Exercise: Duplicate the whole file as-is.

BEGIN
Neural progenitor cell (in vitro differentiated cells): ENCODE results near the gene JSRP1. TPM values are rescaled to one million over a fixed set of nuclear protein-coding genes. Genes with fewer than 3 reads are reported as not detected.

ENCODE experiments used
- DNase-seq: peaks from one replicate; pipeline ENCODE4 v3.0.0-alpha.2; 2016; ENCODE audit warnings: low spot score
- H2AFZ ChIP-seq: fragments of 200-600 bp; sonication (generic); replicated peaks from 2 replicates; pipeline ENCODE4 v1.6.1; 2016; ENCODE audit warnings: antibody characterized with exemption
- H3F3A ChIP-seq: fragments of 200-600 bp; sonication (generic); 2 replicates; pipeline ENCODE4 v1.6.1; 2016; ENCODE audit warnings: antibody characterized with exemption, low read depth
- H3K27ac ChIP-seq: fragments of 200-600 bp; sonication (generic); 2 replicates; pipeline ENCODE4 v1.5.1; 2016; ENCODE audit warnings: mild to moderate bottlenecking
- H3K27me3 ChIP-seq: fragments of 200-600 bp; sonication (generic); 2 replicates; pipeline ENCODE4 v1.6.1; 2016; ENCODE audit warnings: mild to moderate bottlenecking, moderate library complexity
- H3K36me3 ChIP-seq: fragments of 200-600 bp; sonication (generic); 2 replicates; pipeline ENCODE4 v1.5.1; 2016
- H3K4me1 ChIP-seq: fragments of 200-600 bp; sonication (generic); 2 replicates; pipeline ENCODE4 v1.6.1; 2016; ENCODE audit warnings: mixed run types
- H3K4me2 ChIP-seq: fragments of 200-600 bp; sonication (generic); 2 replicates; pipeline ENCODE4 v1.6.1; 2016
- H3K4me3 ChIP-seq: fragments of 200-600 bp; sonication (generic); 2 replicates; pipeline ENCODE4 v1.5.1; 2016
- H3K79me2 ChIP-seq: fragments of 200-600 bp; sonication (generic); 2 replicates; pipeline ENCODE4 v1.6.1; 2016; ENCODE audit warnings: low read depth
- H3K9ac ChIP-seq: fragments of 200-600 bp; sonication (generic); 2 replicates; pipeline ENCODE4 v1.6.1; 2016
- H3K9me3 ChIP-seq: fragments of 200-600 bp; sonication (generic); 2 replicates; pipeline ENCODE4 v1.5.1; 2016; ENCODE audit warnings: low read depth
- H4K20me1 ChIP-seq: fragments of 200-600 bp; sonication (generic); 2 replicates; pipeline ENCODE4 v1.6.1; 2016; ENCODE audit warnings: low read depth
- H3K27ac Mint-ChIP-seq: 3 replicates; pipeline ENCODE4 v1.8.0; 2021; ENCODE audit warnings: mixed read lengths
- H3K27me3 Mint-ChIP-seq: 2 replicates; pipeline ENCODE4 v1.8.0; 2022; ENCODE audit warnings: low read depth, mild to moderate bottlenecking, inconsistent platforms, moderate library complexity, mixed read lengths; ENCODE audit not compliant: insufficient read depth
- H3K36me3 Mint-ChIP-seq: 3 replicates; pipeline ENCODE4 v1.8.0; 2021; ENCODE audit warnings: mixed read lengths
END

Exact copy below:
Neural progenitor cell (in vitro differentiated cells): ENCODE results near the gene JSRP1. TPM values are rescaled to one million over a fixed set of nuclear protein-coding genes. Genes with fewer than 3 reads are reported as not detected.

ENCODE experiments used
- DNase-seq: peaks from one replicate; pipeline ENCODE4 v3.0.0-alpha.2; 2016; ENCODE audit warnings: low spot score
- H2AFZ ChIP-seq: fragments of 200-600 bp; sonication (generic); replicated peaks from 2 replicates; pipeline ENCODE4 v1.6.1; 2016; ENCODE audit warnings: antibody characterized with exemption
- H3F3A ChIP-seq: fragments of 200-600 bp; sonication (generic); 2 replicates; pipeline ENCODE4 v1.6.1; 2016; ENCODE audit warnings: antibody characterized with exemption, low read depth
- H3K27ac ChIP-seq: fragments of 200-600 bp; sonication (generic); 2 replicates; pipeline ENCODE4 v1.5.1; 2016; ENCODE audit warnings: mild to moderate bottlenecking
- H3K27me3 ChIP-seq: fragments of 200-600 bp; sonication (generic); 2 replicates; pipeline ENCODE4 v1.6.1; 2016; ENCODE audit warnings: mild to moderate bottlenecking, moderate library complexity
- H3K36me3 ChIP-seq: fragments of 200-600 bp; sonication (generic); 2 replicates; pipeline ENCODE4 v1.5.1; 2016
- H3K4me1 ChIP-seq: fragments of 200-600 bp; sonication (generic); 2 replicates; pipeline ENCODE4 v1.6.1; 2016; ENCODE audit warnings: mixed run types
- H3K4me2 ChIP-seq: fragments of 200-600 bp; sonication (generic); 2 replicates; pipeline ENCODE4 v1.6.1; 2016
- H3K4me3 ChIP-seq: fragments of 200-600 bp; sonication (generic); 2 replicates; pipeline ENCODE4 v1.5.1; 2016
- H3K79me2 ChIP-seq: fragments of 200-600 bp; sonication (generic); 2 replicates; pipeline ENCODE4 v1.6.1; 2016; ENCODE audit warnings: low read depth
- H3K9ac ChIP-seq: fragments of 200-600 bp; sonication (generic); 2 replicates; pipeline ENCODE4 v1.6.1; 2016
- H3K9me3 ChIP-seq: fragments of 200-600 bp; sonication (generic); 2 replicates; pipeline ENCODE4 v1.5.1; 2016; ENCODE audit warnings: low read depth
- H4K20me1 ChIP-seq: fragments of 200-600 bp; sonication (generic); 2 replicates; pipeline ENCODE4 v1.6.1; 2016; ENCODE audit warnings: low read depth
- H3K27ac Mint-ChIP-seq: 3 replicates; pipeline ENCODE4 v1.8.0; 2021; ENCODE audit warnings: mixed read lengths
- H3K27me3 Mint-ChIP-seq: 2 replicates; pipeline ENCODE4 v1.8.0; 2022; ENCODE audit warnings: low read depth, mild to moderate bottlenecking, inconsistent platforms, moderate library complexity, mixed read lengths; ENCODE audit not compliant: insufficient read depth
- H3K36me3 Mint-ChIP-seq: 3 replicates; pipeline ENCODE4 v1.8.0; 2021; ENCODE audit warnings: mixed read lengths